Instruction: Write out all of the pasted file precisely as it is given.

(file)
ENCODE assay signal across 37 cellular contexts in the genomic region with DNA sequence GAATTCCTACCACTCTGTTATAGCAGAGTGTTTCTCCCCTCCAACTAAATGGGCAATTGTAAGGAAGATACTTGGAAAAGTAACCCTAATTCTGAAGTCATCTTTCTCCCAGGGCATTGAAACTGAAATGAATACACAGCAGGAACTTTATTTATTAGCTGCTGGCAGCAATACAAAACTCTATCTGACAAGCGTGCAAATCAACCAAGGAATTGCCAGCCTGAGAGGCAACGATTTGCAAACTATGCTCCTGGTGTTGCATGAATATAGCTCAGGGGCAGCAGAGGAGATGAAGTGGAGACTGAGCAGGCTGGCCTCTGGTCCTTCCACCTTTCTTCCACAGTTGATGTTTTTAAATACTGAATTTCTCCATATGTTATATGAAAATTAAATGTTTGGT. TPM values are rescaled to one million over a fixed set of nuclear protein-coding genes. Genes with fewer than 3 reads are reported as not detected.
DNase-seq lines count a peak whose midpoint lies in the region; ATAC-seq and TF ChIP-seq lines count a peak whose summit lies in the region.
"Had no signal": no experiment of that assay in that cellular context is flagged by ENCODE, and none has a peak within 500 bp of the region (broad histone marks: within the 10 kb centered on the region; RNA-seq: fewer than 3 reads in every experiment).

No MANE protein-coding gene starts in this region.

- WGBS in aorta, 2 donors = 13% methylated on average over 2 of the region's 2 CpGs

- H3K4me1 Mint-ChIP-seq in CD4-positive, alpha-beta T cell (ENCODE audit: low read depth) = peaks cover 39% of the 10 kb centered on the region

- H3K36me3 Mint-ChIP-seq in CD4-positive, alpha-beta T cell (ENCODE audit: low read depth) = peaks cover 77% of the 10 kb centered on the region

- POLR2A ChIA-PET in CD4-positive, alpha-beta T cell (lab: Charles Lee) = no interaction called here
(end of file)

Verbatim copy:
ENCODE assay signal across 37 cellular contexts in the genomic region with DNA sequence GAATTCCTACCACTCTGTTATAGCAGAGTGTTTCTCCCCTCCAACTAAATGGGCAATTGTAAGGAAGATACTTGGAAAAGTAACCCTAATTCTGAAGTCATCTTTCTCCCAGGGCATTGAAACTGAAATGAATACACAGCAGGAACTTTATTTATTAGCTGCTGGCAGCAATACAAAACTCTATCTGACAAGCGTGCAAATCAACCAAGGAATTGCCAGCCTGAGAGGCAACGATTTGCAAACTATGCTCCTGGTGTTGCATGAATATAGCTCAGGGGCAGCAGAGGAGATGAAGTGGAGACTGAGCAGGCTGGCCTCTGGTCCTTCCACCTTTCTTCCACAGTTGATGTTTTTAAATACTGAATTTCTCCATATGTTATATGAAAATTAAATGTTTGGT. TPM values are rescaled to one million over a fixed set of nuclear protein-coding genes. Genes with fewer than 3 reads are reported as not detected.
DNase-seq lines count a peak whose midpoint lies in the region; ATAC-seq and TF ChIP-seq lines count a peak whose summit lies in the region.
"Had no signal": no experiment of that assay in that cellular context is flagged by ENCODE, and none has a peak within 500 bp of the region (broad histone marks: within the 10 kb centered on the region; RNA-seq: fewer than 3 reads in every experiment).

No MANE protein-coding gene starts in this region.

- WGBS in aorta, 2 donors = 13% methylated on average over 2 of the region's 2 CpGs

- H3K4me1 Mint-ChIP-seq in CD4-positive, alpha-beta T cell (ENCODE audit: low read depth) = peaks cover 39% of the 10 kb centered on the region

- H3K36me3 Mint-ChIP-seq in CD4-positive, alpha-beta T cell (ENCODE audit: low read depth) = peaks cover 77% of the 10 kb centered on the region

- POLR2A ChIA-PET in CD4-positive, alpha-beta T cell (lab: Charles Lee) = no interaction called here